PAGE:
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Coefficient matrix, specified as a symmetric positive definite matrix or function handle. This matrix is the coefficient matrix in the linear system A*x = b. Generally, A is a large sparse matrix or a function handle that returns the product of a large sparse matrix and column vector. See Determine Whether Matrix Is Symmetric Positive Definite for info on how to confirm that A is symmetric positive definite.

#### Specifying A as a Function Handle

You can optionally specify the coefficient matrix as a function handle instead of a matrix. The function handle returns matrix-vector products instead of forming the entire coefficient matrix, making the calculation more efficient.

To use a function handle, use the function signature function y = afun(x). Parameterizing Functions explains how to provide additional parameters to the function afun, if necessary. The function call afun(x) must return the value of A*x.

Data Types: double | function_handle
Complex Number Support: Yes

Right-hand side of linear equation, specified as a column vector. The length of b must be equal to size(A,1).

Data Types: double
Complex Number Support: Yes

Method tolerance, specified as a positive scalar. Use this input to trade-off accuracy and runtime in the calculation. pcg must meet the tolerance within the number of allowed iterations to be successful. A smaller value of tol means the answer must be more precise for the calculation to be successful.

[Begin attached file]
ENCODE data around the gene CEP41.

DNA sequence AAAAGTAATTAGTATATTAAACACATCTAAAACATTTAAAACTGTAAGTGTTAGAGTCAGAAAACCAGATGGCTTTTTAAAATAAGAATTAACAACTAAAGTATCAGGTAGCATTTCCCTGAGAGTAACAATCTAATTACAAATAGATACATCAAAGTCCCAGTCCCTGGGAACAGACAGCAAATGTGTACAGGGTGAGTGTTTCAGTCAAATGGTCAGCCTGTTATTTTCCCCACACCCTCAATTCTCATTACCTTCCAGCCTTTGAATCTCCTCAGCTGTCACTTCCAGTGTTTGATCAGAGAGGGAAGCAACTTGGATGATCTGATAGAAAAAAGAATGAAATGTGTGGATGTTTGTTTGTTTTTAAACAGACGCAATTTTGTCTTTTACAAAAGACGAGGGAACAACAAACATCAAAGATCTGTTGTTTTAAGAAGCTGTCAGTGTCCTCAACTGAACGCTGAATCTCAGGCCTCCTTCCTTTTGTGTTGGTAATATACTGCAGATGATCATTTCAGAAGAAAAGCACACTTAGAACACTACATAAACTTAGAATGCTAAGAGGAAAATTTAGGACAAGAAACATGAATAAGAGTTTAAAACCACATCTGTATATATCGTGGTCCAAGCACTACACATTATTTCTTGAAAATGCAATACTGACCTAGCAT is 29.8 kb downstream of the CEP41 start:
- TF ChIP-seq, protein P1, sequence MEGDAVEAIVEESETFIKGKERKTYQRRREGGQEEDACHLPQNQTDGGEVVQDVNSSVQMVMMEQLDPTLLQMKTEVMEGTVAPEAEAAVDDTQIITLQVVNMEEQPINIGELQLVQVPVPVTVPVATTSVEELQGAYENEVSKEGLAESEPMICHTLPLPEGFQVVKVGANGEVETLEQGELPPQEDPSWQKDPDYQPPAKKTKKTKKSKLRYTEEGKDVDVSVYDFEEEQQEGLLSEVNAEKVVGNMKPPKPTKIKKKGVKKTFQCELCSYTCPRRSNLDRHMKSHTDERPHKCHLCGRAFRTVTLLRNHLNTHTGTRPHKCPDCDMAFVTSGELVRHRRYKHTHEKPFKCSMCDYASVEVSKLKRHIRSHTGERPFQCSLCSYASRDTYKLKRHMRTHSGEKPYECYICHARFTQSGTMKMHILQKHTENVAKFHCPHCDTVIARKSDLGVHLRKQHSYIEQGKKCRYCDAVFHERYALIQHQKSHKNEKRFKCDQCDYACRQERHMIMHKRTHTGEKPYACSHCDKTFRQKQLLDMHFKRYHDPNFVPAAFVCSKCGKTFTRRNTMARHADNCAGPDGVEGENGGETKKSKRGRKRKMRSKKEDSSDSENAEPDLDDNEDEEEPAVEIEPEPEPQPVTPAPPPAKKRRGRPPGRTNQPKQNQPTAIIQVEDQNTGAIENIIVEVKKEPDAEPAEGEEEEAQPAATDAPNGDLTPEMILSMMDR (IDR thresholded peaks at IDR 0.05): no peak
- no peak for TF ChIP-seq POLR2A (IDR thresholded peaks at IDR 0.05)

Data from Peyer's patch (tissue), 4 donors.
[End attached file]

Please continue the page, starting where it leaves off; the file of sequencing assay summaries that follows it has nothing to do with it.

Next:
Data Types: double

Maximum number of iterations, specified as a positive scalar integer. Increase the value of maxit to allow more iterations for pcg to meet the tolerance tol. Generally, a smaller value of tol means more iterations are required to successfully complete the calculation.

Preconditioner matrices, specified as separate arguments of matrices or function handles. You can specify a preconditioner matrix M or its matrix factors M = M1*M2 to improve the numerical aspects of the linear system and make it easier for pcg to converge quickly. You can use the incomplete matrix factorization functions ilu and ichol to generate preconditioner matrices. You also can use equilibrate prior to factorization to improve the condition number of the coefficient matrix. For more information on preconditioners, see Iterative Methods for Linear Systems.

pcg treats unspecified preconditioners as identity matrices.

#### Specifying M as a Function Handle

You can optionally specify any of M, M1, or M2 as function handles instead of matrices. The function handle performs matrix-vector operations instead of forming the entire preconditioner matrix, making the calculation more efficient.

To use a function handle, use the function signature function y = mfun(x). Parameterizing Functions explains how to provide additional parameters to the function mfun, if necessary. The function call mfun(x) must return the value of M\x or M2\(M1\x).

Data Types: double | function_handle
Complex Number Support: Yes